For many of us, the varied extreme weather events of this year have started to drive home the need to move quickly to more sustainable ways for us to live, work, and move around our communities. Chapel Hill and Carrboro must join in, and perhaps we can even help lead the way. Strangely enough, putting temporary bike lanes on Cameron Boulevard offers us that opportunity.
One of the blocks to faster response to climate change is simply our current culture of planning. Tom Babin is a Canadian journalist who commutes year-round on a bike, and who creates videos on the ways that bicycles make our lives better.
He recently published one about three temporary bike lanes in Vancouver. Instead of spending years planning and seeking community feedback, Vancouver made the lanes first, got feedback second, and improved them based on that feedback. The bike lanes were built in months, not years, and started improving cyclists’ lives immediately. Maybe Chapel Hill could do the same thing on Cameron Boulevard?
If you think Chapel Hill should seize this opportunity, sign the petition.
Pilot projects are not permanent, but they have many advantages:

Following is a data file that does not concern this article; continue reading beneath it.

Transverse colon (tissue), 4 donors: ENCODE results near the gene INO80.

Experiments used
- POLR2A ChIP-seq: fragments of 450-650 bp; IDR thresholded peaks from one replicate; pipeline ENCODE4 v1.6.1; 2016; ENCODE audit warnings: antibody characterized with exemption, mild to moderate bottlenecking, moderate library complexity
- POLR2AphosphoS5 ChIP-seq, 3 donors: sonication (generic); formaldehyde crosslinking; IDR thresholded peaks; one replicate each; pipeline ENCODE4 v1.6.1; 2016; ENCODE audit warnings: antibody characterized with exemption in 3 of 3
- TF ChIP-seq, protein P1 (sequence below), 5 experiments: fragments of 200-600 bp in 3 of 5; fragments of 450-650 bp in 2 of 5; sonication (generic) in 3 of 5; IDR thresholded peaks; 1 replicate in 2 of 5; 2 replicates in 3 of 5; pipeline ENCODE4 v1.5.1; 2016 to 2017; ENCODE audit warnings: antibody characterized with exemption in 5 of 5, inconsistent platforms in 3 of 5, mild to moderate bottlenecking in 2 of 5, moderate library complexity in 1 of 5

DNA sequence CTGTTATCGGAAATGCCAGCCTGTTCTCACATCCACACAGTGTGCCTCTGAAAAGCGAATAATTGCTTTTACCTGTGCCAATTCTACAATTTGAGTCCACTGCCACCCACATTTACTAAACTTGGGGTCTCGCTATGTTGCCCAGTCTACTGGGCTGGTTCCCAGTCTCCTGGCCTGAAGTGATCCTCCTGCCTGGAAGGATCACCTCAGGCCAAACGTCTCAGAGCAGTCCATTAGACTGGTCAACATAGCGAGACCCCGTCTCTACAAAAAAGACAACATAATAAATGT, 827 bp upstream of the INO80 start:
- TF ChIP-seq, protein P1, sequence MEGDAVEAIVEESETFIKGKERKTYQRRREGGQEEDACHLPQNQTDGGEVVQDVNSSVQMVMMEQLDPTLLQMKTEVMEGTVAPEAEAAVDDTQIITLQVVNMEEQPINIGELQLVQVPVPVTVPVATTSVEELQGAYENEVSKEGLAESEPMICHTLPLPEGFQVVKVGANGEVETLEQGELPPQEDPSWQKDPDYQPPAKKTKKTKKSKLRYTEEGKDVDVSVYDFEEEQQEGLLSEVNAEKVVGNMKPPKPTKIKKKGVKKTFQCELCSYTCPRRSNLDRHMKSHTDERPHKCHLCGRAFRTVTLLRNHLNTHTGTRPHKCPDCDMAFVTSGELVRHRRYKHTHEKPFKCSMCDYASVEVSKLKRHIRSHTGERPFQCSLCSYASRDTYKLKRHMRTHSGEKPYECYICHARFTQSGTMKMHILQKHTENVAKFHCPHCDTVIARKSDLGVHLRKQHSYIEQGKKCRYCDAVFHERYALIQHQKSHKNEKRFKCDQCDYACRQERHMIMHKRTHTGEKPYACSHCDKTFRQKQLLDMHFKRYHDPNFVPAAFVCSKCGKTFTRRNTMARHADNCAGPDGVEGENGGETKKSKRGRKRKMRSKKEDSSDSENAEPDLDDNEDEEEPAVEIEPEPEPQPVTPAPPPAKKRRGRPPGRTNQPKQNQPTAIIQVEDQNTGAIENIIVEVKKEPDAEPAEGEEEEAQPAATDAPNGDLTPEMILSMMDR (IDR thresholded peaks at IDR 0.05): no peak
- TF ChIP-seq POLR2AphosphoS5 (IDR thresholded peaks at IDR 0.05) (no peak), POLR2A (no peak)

- They can be installed quickly. Using construction cones or barriers, we can make a protected bike lane in a matter of hours or days.
- They can be adjusted as necessary. Unlike permanent road changes, which involve installing infrastructure, like concrete barriers, that aren’t easy to move, pilot projects can be adjusted as necessary.
- They show that governments can work quickly and creatively. Many government projects, including building better bike infrastructure, take years, in part because so many hurdles have to be jumped before construction can begin. Because pilot projects are designed to be temporary, governments can be flexible and creative.